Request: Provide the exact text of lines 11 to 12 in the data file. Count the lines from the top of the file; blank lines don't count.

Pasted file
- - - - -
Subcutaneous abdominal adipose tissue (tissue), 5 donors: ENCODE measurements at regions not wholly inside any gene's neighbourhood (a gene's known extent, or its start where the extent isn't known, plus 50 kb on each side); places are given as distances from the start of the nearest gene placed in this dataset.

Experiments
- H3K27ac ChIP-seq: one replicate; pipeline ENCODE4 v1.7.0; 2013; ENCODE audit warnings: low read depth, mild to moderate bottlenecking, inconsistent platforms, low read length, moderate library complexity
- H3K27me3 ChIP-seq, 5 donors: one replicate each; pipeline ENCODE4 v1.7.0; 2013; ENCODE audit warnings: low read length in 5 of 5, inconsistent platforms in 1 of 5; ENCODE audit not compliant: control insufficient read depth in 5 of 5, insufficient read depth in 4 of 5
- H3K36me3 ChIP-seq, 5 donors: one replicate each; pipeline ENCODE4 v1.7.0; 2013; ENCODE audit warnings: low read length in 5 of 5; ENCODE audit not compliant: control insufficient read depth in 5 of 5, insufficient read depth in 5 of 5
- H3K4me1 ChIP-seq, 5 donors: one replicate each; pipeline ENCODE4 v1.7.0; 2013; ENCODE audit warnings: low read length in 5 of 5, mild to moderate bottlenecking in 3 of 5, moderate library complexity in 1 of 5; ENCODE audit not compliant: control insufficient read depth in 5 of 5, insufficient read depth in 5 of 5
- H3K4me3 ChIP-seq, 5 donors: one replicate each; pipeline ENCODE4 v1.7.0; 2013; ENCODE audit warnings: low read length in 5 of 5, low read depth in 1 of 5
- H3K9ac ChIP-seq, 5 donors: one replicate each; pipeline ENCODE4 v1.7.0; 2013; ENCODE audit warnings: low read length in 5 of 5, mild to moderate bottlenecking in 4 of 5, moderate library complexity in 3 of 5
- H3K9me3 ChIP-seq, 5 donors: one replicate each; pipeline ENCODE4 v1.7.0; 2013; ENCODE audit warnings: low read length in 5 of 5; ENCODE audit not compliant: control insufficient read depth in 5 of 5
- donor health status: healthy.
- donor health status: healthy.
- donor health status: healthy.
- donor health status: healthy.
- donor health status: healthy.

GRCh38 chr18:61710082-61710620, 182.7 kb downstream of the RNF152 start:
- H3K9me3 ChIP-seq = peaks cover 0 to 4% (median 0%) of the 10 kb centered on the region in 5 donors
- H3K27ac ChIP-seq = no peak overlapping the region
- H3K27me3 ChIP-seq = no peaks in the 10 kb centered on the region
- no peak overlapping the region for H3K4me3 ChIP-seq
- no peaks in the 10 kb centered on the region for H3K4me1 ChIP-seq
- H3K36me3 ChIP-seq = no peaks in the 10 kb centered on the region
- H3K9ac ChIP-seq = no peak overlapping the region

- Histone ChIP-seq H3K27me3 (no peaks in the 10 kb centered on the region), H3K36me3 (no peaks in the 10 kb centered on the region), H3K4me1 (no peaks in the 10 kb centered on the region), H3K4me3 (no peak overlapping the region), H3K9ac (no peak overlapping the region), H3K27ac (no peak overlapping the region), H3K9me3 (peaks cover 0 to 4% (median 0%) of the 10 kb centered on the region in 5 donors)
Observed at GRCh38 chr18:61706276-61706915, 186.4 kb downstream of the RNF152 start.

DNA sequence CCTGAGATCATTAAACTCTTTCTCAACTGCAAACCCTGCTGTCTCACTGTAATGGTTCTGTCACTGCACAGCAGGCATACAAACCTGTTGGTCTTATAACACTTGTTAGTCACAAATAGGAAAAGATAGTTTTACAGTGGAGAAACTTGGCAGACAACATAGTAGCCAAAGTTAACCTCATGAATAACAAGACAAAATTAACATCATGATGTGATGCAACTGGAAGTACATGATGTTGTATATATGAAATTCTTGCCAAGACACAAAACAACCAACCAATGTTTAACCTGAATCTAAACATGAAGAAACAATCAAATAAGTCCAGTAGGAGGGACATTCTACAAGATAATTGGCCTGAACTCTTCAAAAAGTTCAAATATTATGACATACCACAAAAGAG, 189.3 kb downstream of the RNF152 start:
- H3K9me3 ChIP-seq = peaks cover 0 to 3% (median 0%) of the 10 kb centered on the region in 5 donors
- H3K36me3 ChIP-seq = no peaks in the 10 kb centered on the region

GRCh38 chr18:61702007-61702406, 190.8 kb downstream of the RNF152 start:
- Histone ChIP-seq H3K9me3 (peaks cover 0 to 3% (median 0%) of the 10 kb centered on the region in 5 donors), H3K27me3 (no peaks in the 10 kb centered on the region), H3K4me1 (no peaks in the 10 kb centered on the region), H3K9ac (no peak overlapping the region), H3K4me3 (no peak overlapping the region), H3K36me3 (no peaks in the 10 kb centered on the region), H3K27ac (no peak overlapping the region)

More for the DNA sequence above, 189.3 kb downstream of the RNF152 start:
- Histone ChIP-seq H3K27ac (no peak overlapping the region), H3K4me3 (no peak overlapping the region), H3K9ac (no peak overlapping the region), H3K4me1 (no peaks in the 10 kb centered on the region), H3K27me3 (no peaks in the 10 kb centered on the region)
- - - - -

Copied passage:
- donor health status: healthy.
- donor health status: healthy.